We just finished all of the extended returns for our business owner clients, and today I’m feeling particularly grateful.
Because over the past few weeks and months, I’ve been reminded of how important our work is. Not because “taxes and accounting” are inherently noble — but rather that we get to play a role in the results for hundreds of businesses, and thereby make our own little dent in the universe. Small businesses and their people form the groundrock of so much of what makes our nation great.
And some of our favorite clients are business owners.
Being an “owner” can be the loneliest job on the planet. Not very many will get what it takes to move out in risk and (hopefully informed) speculation.
Which is why what I have to say today might be so important for you. And if you’re reading this note, and you don’t have the ownership role, perhaps consider sending it along to the person who does.
We’re in your corner…
The Role Of The Skagit County area Business Owner
“Only those who dare to fail greatly can ever achieve greatly.” -Robert F. Kennedy
When I meet with Skagit County area business owners and clients, we always go over the particulars of their business (how money comes in, how it goes out, accrual vs. cash, etc.), but when the moment is right, I often stump the client when I ask them this question — and, actually, I’ll ask it of you:
“What business are you actually in?”
As an example of what I’m talking about, let’s say you run a daycare business.
In fact, not only do you run a daycare business, you run it very well. Your employees are licensed and trained to the highest standards; your facilities are top-notch; you’ve got years of experience and parents rave about how their kids are happy when they pick them up.
But you’re losing money, because you don’t “get” what I’m about to tell you.
You see, you could have the World’s Greatest [your industry here] Business (in absolute truth), and still have a poor bottom line.
Why? Because your competition out-markets you, and so they’re making revenue hand-over-fist, and you’re struggling to pay the bills.
(Yes, I understand that the things above — facilities, employees, etc. are indeed part of “marketing”, but I’m making a more specific point.)
You see, the mental shift from “doer of the task” (providing daycare services) to “promoter of your business” (the marketing of your daycare services) is vital if you plan on growing your business to the level of your dreams. I would say over 99 percent of small business owners in America do not make the mental jump from, “I do ‘X’ for a living” to “I market my business for a living”.
Now don’t think I’m being picky here. This is important to get straight NOW, as we move into the final quarter of 2019, and while there are still so many questions about the national economy.
The business owner “doer” sees the task as their primary role. The “marketing-minded” business owner sees acquiring clients, retaining them and maximizing their total client value as their primary role. (Providing the particular services is seen as one of many other, also very important, but still secondary, tasks in the office.)
I hope you can see the difference. (If you are hearing this concept for the first time, let it sink in and think about it for a moment. If you don’t have clients coming through your door to do business with you even though you’re the best practitioner in the world, you’re still going to starve if you can’t get clients!)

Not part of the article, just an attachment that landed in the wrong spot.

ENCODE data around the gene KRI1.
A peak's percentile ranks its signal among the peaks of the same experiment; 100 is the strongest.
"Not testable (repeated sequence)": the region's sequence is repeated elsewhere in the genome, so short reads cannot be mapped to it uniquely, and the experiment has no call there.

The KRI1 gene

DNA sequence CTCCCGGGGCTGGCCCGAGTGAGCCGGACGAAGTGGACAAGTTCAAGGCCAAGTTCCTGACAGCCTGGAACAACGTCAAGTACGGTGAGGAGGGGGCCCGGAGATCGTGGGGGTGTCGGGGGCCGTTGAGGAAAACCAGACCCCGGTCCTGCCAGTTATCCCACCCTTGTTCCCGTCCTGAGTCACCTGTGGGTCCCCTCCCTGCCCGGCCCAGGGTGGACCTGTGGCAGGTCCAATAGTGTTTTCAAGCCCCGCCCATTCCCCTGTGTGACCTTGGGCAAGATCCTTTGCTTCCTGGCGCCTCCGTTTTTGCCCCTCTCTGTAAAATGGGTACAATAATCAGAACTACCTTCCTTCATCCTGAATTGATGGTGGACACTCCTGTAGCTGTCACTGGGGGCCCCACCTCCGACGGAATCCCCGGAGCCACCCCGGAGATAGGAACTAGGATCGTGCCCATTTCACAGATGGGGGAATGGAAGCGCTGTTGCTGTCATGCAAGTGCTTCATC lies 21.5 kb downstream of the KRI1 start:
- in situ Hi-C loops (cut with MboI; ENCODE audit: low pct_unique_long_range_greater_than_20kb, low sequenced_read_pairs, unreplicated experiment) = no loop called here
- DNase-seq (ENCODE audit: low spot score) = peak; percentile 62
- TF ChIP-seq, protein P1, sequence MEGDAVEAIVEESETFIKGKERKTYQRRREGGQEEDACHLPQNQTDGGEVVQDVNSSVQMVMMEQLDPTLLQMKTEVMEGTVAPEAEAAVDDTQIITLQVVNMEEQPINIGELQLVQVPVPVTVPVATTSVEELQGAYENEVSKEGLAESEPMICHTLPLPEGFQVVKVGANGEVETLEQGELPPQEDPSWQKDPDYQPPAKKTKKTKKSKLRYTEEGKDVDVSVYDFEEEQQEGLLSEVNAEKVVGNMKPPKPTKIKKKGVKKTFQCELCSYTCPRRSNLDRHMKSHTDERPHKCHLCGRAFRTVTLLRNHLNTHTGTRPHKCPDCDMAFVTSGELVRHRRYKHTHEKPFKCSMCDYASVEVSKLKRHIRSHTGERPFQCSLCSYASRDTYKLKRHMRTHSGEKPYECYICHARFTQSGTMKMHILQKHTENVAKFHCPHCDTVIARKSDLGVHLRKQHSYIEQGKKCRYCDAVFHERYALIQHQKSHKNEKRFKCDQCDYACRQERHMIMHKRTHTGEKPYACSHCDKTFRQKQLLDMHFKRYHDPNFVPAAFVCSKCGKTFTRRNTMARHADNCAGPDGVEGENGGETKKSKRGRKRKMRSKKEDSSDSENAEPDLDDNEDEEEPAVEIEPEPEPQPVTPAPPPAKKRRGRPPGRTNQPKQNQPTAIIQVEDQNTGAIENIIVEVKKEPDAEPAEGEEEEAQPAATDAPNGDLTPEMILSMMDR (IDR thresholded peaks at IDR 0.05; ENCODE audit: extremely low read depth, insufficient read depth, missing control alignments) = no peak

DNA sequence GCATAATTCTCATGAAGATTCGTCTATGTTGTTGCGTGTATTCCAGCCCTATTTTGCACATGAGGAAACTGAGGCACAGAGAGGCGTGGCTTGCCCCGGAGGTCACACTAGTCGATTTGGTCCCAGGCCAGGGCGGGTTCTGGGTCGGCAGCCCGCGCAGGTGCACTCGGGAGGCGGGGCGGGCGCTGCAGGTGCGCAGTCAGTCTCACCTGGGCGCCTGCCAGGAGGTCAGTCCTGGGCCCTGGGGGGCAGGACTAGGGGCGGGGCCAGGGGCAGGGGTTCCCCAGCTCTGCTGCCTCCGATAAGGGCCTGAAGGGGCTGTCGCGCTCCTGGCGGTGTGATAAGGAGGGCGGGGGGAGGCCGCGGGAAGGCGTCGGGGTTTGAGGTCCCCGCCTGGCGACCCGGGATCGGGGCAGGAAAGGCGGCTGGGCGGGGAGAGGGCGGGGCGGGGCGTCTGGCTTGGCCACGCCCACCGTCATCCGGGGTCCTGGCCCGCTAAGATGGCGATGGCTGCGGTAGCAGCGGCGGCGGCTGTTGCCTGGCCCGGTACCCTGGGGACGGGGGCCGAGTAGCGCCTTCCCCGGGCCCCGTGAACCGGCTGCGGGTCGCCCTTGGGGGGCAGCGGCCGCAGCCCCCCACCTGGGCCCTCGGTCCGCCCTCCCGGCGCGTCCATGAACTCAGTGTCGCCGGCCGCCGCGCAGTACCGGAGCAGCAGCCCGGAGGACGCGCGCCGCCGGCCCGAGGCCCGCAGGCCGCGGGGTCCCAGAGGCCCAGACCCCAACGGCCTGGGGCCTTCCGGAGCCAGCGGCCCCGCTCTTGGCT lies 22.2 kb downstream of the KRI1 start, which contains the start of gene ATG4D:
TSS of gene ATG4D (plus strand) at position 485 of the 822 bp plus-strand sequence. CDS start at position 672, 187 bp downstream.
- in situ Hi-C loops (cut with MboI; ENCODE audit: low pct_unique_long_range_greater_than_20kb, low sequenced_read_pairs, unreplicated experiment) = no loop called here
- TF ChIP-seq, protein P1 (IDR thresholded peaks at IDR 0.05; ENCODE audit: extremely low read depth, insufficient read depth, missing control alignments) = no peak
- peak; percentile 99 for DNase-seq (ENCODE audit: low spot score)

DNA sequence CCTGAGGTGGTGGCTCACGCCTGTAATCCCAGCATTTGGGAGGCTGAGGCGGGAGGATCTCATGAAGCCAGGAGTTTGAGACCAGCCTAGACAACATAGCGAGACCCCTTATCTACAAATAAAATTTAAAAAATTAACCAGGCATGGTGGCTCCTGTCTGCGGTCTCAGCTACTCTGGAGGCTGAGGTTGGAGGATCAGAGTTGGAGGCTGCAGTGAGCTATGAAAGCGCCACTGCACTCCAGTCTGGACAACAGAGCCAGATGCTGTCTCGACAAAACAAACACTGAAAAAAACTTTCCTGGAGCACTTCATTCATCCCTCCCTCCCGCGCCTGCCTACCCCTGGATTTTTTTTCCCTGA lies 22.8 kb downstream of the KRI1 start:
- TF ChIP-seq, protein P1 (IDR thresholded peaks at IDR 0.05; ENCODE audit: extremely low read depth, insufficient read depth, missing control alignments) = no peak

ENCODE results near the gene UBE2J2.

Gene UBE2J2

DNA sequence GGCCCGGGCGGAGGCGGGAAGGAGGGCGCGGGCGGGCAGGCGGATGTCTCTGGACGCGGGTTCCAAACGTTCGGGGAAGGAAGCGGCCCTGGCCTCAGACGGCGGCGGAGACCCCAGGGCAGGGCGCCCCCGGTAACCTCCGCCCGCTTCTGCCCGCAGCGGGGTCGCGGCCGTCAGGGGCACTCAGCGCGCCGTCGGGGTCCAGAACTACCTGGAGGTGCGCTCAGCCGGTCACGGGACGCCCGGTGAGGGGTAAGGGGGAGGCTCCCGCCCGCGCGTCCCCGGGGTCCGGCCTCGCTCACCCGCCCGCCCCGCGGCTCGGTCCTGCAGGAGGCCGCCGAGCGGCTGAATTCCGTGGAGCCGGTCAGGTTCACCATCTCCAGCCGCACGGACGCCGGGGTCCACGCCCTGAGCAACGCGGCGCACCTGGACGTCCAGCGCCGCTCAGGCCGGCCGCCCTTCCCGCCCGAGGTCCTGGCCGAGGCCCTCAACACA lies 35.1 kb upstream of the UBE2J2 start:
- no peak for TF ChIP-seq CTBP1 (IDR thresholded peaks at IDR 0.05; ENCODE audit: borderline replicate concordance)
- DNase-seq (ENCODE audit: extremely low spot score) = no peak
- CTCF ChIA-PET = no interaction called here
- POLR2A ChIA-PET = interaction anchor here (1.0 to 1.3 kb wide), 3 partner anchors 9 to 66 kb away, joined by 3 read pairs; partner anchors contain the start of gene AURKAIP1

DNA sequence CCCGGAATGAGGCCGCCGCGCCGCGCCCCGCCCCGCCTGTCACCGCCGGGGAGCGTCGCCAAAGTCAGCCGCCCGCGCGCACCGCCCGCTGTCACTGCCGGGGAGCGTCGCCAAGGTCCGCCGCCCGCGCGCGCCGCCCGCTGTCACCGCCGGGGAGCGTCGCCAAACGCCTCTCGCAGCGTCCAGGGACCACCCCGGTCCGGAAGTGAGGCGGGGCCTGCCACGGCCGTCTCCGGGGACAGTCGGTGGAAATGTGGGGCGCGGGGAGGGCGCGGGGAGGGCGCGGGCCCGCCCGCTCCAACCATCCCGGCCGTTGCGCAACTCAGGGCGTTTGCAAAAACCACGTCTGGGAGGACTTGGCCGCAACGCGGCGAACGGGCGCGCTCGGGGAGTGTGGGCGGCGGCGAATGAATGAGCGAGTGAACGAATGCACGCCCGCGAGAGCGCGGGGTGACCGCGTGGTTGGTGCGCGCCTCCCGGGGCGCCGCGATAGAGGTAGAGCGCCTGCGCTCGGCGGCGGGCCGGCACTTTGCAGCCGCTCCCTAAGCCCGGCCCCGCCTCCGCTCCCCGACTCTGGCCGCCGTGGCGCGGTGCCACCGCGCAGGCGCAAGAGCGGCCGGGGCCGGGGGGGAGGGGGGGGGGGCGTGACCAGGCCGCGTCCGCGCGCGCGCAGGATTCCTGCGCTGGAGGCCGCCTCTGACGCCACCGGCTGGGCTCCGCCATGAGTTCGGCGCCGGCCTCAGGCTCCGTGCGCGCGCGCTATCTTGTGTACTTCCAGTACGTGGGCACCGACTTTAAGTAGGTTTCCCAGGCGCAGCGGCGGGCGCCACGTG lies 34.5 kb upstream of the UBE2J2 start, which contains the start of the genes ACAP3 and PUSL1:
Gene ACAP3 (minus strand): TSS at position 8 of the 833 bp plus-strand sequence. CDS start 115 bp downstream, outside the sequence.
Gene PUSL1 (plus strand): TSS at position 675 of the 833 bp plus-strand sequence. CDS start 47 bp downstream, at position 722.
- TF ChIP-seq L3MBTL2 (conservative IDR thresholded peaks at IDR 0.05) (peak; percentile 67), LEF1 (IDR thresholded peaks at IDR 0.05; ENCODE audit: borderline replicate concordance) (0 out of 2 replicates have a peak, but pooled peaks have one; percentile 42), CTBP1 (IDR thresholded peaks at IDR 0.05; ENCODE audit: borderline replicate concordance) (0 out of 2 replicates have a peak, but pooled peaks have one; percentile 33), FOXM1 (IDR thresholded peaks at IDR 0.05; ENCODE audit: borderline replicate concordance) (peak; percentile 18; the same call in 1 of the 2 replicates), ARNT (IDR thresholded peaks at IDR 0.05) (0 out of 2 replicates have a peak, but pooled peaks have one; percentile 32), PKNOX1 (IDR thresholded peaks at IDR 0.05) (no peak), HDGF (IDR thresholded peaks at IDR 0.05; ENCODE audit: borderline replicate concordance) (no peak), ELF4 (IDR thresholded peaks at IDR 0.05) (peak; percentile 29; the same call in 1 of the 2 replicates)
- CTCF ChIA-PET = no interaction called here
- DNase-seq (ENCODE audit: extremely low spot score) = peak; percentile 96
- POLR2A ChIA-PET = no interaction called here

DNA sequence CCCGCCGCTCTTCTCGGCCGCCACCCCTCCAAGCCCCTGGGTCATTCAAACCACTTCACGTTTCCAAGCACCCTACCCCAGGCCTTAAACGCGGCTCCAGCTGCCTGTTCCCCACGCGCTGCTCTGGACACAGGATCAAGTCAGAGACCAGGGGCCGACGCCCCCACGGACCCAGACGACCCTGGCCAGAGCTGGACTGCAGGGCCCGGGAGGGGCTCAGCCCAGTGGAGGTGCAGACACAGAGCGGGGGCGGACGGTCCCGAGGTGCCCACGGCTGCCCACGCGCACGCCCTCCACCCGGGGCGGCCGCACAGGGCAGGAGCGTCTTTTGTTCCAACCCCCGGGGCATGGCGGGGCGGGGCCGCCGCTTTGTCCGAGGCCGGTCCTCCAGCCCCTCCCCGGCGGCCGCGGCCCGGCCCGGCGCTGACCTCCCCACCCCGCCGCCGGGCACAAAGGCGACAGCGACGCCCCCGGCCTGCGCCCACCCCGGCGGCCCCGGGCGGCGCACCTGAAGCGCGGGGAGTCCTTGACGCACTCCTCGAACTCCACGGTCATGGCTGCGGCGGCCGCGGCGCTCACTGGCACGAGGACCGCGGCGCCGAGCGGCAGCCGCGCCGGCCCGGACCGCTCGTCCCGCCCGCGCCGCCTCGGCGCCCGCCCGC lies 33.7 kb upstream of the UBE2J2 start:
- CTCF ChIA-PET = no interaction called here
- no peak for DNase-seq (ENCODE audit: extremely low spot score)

The most important part of your business is “making the sale”. And marketing is how you get that person in front of you so you can sell them on your services.
I can make the nicest, cleanest books for you … but I can’t make sales for you.
Getting people to call your place of business saying, “I want to do business with you,” and then to show up at your door wanting to give you money in return for a particular service is the most important thing you could master.
Which is why I’ll continue to focus in on helping you think about topline growth for your Skagit County area business — in addition to the tax and financial services and advice that we provide.
So here’s my advice for you right now: If you have not already done so, set a day aside before the end of September to lay out a clear, step-by-step marketing plan for the rest of 2019.
This should take the form of a written plan for how you’re going to attract the clients you want — i.e., “I’ll get 5 new clients from ___ source, and spend $ ___ to do it; I’ll get 10 clients from _____ source, and spend $___ to do it,” etc.
This is how it’s done. A written plan with real goals. Be conservative in your expectations, and you’ll discover this process can be quite systematic. AND you may just “strike gold” and have your conservative projections blown out of the water!
After all, I need you to thrive for MY business to thrive. So, I’m not *completely* altruistic in my advice! [wink.]
As for me, I’m grateful for our chance to serve you and your business — and we are dedicated to its success. Which means that we are committed to being in the trenches with you, wherever that takes us.
Feel free to share this post with a business associate or client you know who could benefit from our assistance. While these particular articles usually relate to business strategy, as you know, we specialize in tax preparation and planning for families and business owners.
Padgett & Padgett, PLLC CPA’s